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Consistent cash flow is often one of the most stressful issues for business owners. Every company experiences lean months when vendor invoices are due, supplies must be purchased, and salaries need to be paid. 

Business owners can quickly access cash through factoring.

Companies that sell their accounts receivable to a factoring company may receive advances between 70% and 90% of the value of an invoice. Once the factoring company receives payment from your customers, you receive the balance owing minus a small set fee.

Could factoring be a solution for your cash-strapped business? Read on to learn more about the pros and cons of this type of asset-financing arrangement.

The benefits of receivables financing

The most attractive benefit of a factoring agreement is quick access to cash. While your customer may not pay an invoice for 30, 60, 90 days or more, some factoring companies can advance funds to you within 24 hours. 

Other benefits include:

  • Low cost: Factoring can be inexpensive. The set fee for receivables financing is normally between 1% and 4% of the invoice amount.
  • Easy access: There’s less paperwork involved in factoring than some traditional forms of financing.
  • Increased productivity: Invoicing customers and chasing payments consumes your valuable time. Factoring can free your schedule for moneymaking activities, such as sales and marketing.

The downside of factoring

Although there are pluses to factoring, it's also important to be aware of these negatives:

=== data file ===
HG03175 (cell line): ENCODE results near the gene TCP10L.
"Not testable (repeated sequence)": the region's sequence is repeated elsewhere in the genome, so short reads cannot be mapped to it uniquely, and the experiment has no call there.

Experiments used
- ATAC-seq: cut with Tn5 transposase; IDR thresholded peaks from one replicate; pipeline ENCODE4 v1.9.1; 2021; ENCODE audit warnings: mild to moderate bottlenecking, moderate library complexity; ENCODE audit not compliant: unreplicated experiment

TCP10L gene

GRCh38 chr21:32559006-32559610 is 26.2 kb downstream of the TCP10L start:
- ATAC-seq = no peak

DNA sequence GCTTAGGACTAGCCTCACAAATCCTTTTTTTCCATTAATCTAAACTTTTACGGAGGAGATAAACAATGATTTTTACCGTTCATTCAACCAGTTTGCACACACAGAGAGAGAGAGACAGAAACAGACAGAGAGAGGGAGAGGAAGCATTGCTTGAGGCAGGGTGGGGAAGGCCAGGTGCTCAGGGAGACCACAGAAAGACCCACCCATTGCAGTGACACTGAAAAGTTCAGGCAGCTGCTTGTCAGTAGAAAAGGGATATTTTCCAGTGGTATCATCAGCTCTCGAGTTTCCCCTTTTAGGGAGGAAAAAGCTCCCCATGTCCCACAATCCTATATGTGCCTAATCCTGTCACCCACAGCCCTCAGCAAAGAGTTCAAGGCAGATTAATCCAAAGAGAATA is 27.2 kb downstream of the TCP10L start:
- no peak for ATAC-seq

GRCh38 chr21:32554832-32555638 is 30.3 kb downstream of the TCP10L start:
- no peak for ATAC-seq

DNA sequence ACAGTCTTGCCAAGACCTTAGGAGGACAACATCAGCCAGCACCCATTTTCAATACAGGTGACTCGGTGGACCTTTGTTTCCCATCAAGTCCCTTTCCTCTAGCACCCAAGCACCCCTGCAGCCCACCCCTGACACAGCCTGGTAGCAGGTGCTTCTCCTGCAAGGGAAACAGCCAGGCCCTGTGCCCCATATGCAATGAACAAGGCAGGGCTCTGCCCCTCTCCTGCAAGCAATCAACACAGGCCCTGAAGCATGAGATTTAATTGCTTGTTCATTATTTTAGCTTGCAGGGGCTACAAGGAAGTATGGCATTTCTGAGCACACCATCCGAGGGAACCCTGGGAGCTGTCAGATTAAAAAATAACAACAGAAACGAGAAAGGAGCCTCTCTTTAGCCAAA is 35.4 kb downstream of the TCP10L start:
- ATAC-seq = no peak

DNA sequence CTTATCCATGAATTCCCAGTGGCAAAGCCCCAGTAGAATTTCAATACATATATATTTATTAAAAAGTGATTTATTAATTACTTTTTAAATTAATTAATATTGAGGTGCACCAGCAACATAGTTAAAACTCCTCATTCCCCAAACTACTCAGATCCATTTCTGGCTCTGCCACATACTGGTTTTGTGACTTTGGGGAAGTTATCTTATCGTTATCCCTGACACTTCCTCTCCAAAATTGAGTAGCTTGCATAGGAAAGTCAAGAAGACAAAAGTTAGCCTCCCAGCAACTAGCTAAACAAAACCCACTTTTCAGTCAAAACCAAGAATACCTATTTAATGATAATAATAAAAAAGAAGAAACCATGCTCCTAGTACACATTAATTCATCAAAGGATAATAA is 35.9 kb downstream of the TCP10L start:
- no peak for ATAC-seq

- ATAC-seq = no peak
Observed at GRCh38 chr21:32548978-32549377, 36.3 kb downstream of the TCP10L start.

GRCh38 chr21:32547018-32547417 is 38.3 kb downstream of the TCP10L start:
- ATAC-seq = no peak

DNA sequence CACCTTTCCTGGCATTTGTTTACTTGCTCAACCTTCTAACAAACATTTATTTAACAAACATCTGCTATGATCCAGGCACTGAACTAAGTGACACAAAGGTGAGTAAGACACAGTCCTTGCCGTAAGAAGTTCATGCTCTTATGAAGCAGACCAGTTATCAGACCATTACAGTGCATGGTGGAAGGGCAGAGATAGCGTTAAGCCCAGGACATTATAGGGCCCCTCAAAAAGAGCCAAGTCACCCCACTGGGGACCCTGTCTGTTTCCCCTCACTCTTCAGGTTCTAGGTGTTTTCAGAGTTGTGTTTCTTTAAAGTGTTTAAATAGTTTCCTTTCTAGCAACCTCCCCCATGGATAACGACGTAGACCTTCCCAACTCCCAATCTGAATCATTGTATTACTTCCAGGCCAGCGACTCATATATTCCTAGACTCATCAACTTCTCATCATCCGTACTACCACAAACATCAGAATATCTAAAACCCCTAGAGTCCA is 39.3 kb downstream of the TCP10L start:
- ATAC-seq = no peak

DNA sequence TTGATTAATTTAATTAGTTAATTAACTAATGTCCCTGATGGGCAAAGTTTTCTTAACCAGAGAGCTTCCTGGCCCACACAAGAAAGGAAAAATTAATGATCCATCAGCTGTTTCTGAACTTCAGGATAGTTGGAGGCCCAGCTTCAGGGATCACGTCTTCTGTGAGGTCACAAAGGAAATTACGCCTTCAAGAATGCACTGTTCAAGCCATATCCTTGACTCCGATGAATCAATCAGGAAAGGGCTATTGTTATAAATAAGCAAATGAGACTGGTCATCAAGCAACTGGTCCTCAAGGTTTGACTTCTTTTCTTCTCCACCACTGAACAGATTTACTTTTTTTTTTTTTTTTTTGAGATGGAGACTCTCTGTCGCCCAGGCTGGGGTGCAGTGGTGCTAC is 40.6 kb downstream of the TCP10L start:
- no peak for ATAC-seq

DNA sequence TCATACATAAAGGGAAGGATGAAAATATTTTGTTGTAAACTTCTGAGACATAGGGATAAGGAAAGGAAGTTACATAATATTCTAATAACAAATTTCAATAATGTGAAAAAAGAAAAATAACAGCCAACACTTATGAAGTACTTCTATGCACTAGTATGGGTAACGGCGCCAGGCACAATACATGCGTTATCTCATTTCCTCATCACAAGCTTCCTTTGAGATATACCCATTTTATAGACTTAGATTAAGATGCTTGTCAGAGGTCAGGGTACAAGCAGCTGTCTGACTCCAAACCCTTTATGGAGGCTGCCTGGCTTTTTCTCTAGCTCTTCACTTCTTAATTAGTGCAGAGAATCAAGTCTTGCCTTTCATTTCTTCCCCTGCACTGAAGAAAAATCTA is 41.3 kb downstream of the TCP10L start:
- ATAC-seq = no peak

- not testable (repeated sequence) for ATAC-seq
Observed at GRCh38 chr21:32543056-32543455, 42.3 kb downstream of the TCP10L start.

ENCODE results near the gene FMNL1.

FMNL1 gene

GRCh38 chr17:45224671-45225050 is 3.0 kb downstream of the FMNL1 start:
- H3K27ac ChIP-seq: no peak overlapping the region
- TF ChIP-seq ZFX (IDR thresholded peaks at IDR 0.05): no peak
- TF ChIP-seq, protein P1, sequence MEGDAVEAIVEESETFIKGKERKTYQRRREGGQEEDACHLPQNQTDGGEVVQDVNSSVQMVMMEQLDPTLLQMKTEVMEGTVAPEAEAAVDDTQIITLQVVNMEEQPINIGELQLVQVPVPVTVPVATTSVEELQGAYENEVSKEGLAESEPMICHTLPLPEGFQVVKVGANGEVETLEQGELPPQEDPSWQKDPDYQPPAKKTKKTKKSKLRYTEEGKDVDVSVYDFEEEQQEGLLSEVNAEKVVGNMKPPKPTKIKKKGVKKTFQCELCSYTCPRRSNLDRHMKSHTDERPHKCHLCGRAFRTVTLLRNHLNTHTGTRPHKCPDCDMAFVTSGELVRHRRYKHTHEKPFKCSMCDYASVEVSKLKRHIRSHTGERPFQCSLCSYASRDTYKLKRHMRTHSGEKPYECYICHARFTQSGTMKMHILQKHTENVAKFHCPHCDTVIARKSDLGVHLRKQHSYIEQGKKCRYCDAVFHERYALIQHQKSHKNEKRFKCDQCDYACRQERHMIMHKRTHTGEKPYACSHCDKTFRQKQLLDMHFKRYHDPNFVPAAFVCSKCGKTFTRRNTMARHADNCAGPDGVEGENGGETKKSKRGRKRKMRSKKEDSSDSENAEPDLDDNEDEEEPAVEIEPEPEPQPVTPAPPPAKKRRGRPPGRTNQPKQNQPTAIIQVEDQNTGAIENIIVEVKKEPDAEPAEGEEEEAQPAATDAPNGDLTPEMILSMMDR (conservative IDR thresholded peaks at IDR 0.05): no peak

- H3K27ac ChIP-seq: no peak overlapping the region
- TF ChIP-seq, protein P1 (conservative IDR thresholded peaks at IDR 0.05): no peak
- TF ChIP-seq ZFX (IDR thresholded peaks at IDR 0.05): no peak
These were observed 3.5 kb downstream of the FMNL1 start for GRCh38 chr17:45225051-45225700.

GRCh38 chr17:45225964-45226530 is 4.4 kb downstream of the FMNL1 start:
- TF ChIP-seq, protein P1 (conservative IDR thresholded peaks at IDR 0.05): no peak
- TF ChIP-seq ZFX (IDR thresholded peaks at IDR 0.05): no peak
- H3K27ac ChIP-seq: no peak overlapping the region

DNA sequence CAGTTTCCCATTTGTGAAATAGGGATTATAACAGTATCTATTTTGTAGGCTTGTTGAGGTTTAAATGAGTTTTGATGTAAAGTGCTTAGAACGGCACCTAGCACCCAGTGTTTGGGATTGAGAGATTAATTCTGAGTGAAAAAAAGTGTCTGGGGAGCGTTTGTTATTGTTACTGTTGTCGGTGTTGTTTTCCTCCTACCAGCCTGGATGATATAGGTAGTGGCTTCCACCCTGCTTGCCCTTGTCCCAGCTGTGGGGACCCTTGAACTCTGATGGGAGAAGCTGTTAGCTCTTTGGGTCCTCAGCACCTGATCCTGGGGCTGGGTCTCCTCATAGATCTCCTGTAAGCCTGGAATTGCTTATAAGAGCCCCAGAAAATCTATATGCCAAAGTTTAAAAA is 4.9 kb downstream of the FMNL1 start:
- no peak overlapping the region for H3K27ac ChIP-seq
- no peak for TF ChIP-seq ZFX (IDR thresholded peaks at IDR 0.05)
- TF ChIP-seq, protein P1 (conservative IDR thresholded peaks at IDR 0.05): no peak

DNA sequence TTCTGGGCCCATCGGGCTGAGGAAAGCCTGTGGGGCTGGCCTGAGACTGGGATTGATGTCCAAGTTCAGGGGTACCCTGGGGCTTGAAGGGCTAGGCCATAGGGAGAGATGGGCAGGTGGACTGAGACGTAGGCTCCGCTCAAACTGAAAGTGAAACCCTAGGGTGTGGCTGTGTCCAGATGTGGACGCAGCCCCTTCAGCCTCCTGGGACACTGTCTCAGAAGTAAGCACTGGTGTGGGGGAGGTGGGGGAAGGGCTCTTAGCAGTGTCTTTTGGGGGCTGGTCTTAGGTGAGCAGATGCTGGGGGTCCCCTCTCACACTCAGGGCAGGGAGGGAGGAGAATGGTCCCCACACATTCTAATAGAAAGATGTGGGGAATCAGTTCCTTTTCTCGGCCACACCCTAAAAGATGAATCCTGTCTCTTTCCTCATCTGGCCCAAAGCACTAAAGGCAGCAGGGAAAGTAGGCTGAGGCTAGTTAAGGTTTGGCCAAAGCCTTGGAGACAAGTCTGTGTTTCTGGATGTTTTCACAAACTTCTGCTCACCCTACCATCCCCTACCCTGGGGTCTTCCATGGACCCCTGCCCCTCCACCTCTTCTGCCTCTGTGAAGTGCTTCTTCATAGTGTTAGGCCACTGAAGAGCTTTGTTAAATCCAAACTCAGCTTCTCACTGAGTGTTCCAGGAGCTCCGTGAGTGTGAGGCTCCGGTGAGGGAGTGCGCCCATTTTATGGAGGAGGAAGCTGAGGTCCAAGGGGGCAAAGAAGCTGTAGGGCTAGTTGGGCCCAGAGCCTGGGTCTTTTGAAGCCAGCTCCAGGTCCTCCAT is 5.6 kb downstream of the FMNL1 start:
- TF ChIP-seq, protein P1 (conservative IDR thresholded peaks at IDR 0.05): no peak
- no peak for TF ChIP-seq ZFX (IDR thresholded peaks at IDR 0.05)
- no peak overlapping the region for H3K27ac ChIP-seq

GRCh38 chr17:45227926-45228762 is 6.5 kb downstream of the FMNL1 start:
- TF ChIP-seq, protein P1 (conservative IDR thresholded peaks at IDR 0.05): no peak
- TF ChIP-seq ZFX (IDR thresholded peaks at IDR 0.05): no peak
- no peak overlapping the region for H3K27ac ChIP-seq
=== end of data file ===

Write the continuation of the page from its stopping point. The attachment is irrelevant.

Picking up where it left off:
• Customer perception: When you sell your invoices to a third party, your customers may assume your business is in financial trouble, especially if the factoring company uses aggressive tactics to obtain payment.
  • Liability: If your customers don't pay their invoices, you'll still be on the hook for payment to the factoring company.
  • Lengthy contracts: It may not be in your company's best interests to enter into a contract that commits your business to using the services of the factoring company for a long period of time. Try to negotiate a short-term contract so you can retain some flexibility with your financing options.
  • Fees: In addition to the small set fee, some factoring companies charge a much higher rate of interest on the upfront cash advance. Do the math to ensure receivables financing makes good financial sense before you sign on with a factoring company.

For many businesses, factoring can get them through a cash crunch. Others use factoring regularly as a reliable method of receiving upfront cash on customer invoices.

However you choose to use factoring, be sure to speak with your accountant or trusted financial advisor to get their valued opinion.